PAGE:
28 September 2005

Cake: A Bad Idea

Writing about cake would be a good idea for just about anyone. It's not, however, for a low-carber.

Yes, I'm a low-carb eater. This means I don't eat bread or pasta; I eschew flour and sugar; I shun starches and sweets. I'm supposed to, anyway. It's for my health.

A few years ago, I was trying to lose a few pounds. I'd suffered from insomnia since the birth of my daughter, and I had carpal tunnel and a host of aches. I went on Atkins, and I suddenly began to sleep without aids and found I no longer needed anti-inflammatory drugs, either. I no longer needed to wear wrist guards—hulking hand contraptions—to bed. In three weeks, I was near goal weight; in a few months, I was off my antidepressants and sleeping pills.

Enter the Cake Thesis.

Perhaps my decision to explore the moist white underbelly of the cake world was a bit misguided (read: stupid). It wouldn't be so bad if I had stopped at cake. But once that oven door opened, the hot dog roll began to go down with the hot dog, the hamburger bun starting going down with the hamburger. Instead of delicious sauteed zucchini going down with the spaghetti sauce, pasta goes down.

Consequently, pain goes up.

I have been back on track for three days now, and I am slowly recovering. Cake for work (and birthday—I mean, c'mon) will be my only high-carb allowance.

On a forum, women friends recently discussed why we do this to ourselves, knowing it causes a world of problems. How can we see something that causes bloating and confusion and insomnia and swelling and inflammation and pain as a reward?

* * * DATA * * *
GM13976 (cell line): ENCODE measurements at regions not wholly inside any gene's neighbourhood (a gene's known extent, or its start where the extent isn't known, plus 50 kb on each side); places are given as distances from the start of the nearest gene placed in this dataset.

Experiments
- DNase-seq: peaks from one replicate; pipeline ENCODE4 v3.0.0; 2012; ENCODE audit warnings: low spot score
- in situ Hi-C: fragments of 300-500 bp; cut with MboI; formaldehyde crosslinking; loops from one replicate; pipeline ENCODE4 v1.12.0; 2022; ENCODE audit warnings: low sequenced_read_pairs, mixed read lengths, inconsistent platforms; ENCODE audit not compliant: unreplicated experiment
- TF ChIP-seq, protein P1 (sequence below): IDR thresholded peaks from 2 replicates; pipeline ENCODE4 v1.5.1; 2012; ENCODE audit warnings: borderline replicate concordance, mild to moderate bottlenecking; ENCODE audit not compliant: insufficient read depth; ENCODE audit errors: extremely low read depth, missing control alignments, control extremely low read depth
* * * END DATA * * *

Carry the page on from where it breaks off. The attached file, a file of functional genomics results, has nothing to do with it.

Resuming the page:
A frank and thorough writer cannot simply explore the light side; cake has a dark side, too (a gooey, rich, chocolate side, perhaps, but it's dark).

In a few weeks, I will be talking to some mental and physical health experts at Hopkins about the sweet tooth and the nature of food addiction. Perhaps I will learn to develop a more professional relationship with my subject

Because when it comes to sweets—especially cake—I have an inability to think beyond the moment to its consequences. It's all about instant gratification and momentary pleasure. There's rarely a hint of critical thought when I am faced with cake. Cake. Hmmm. Here you are. I will eat you.

The only things that run through my mind have to do with strategy. I am a cake soldier on the front lines competing with other cake soldiers. In seconds, I must figure out how to get the corner piece, how to eat it without looking like a crazy homeless person, how to get a second hunk, how to get that blop of frosting—that one, over there, yes, yes, yes.

4 comments:

Brownie said...

Mmmmm, cake, yes, yes, yes! I too have a very hard time looking into the future (read: consequences) of my cake-eating actions. I see cake. I eat cake. Even when I try to have a conversation with me and tell me that I know I shouldn't be eating cake, I tell myself to shut the hell up! Sad yes. But also true.

Art2 said...

I am thinking not only was it a bad idea to have a cake thesis, but a cake blog too! Cripes...now I think about the stuff all the time. I find myself looking through cookbooks for cake recipes that are worthy of making and passing over my lips. There is some bizarre recipes out there.

jalberto said...

Nice blog, see you at internet.
Regards from Spain.
;-)

Julius said...

Hi,

It's great to find someone who is a low-carber and a baker as well. :)

I run a baking blog, but for the most part, I try to adhere to the South Beach Diet (I was once 200 lbs and am now 150 and am determined never to go back). My baking is never of the low-carb variety, however, and I end freezing my goodies to eat on "cheat days" or serve to guests or wait until my partner gets to them.

All the best to you.

Julius
http://occasionalbaker.blogspot.com